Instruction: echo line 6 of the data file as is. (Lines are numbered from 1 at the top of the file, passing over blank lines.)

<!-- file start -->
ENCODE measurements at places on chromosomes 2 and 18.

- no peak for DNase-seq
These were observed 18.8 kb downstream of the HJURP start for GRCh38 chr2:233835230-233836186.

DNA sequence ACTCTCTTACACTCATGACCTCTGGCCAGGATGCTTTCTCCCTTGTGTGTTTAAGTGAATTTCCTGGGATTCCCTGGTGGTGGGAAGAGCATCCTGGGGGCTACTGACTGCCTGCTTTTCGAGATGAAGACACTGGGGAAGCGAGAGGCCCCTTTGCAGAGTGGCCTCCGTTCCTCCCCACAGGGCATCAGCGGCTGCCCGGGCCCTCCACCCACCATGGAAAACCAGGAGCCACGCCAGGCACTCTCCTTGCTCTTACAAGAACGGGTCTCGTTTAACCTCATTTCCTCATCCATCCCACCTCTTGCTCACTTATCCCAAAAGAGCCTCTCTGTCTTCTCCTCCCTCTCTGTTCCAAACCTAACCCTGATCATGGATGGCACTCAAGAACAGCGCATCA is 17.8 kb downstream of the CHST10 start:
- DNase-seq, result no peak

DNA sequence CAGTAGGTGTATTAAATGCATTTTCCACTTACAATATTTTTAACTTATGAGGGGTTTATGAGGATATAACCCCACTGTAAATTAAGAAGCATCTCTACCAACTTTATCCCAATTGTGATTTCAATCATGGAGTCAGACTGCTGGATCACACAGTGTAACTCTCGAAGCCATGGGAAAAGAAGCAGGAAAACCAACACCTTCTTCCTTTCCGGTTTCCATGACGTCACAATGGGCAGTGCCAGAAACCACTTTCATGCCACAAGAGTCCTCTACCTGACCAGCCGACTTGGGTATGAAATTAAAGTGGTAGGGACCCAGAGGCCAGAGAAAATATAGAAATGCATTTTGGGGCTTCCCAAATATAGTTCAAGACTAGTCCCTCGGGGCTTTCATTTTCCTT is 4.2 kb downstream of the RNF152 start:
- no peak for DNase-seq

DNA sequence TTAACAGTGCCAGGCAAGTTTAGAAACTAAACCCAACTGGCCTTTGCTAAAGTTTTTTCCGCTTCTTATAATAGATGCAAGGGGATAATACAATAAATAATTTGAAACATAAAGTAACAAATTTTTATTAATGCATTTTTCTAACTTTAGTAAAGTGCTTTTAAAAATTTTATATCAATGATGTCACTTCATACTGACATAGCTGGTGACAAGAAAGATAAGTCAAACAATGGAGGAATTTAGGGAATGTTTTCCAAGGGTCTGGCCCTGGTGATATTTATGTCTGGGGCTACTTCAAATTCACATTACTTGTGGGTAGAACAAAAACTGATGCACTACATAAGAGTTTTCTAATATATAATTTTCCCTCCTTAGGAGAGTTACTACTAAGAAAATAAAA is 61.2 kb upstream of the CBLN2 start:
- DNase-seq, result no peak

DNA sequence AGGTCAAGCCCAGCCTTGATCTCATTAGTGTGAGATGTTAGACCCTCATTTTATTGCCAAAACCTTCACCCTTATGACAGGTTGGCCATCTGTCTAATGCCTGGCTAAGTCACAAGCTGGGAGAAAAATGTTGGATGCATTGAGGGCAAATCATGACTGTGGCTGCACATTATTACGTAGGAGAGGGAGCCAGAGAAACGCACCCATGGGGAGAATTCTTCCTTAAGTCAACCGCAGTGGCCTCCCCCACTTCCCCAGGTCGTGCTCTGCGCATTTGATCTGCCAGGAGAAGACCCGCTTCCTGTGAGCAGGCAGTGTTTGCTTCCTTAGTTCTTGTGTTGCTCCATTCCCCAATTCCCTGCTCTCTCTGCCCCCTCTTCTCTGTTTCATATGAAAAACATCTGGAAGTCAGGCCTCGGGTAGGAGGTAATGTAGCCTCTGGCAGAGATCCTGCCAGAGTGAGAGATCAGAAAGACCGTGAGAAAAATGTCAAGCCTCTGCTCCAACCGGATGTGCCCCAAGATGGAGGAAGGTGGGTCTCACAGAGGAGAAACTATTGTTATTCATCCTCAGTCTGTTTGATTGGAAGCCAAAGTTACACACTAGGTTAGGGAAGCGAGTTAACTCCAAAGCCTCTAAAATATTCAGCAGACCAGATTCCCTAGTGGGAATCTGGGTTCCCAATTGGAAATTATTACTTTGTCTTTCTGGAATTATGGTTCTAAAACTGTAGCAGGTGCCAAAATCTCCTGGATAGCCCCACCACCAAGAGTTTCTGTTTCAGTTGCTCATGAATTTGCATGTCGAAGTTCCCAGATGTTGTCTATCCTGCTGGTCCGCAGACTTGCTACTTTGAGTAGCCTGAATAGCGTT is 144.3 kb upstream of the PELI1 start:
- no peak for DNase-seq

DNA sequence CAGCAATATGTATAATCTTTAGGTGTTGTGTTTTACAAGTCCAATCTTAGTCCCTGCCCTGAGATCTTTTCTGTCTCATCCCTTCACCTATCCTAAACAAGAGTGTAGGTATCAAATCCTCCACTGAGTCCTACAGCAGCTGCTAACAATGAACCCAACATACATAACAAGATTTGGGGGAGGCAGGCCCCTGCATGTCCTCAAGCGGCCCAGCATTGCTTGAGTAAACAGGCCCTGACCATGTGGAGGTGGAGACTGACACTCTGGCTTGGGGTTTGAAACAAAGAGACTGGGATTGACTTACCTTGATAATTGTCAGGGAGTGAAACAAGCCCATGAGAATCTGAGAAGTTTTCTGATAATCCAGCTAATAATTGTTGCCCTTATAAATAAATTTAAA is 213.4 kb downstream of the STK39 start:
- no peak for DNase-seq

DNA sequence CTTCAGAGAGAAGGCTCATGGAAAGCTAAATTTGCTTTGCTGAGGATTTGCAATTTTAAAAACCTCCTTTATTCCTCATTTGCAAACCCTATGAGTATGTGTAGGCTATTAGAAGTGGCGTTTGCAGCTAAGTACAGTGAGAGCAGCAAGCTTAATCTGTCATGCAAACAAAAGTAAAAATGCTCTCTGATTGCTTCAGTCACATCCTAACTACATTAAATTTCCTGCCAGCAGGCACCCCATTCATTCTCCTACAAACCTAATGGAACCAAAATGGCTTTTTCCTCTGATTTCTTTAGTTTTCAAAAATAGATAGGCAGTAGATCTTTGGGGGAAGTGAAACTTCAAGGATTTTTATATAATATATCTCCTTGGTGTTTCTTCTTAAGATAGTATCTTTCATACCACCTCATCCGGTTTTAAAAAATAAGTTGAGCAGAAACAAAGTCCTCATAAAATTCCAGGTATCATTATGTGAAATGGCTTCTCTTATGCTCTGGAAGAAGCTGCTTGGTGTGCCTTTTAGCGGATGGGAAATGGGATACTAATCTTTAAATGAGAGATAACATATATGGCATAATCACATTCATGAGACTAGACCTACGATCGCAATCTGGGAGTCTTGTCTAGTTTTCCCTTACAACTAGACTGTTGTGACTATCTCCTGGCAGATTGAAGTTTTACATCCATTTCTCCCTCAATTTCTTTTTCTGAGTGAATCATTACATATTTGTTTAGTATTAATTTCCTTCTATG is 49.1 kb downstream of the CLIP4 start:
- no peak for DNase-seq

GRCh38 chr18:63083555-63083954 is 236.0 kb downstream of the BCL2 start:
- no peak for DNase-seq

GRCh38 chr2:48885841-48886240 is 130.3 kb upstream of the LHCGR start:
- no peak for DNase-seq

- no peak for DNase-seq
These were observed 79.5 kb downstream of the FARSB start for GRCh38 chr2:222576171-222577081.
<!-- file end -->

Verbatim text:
DNA sequence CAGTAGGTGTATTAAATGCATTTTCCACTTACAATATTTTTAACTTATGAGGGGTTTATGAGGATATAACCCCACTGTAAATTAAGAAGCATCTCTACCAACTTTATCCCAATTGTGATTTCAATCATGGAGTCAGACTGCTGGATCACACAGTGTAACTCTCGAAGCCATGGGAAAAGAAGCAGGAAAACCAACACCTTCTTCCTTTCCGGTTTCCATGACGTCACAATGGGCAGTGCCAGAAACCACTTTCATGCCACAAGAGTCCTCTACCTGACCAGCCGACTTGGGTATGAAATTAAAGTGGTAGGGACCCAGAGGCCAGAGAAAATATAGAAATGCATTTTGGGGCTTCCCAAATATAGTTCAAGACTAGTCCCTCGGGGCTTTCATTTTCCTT is 4.2 kb downstream of the RNF152 start: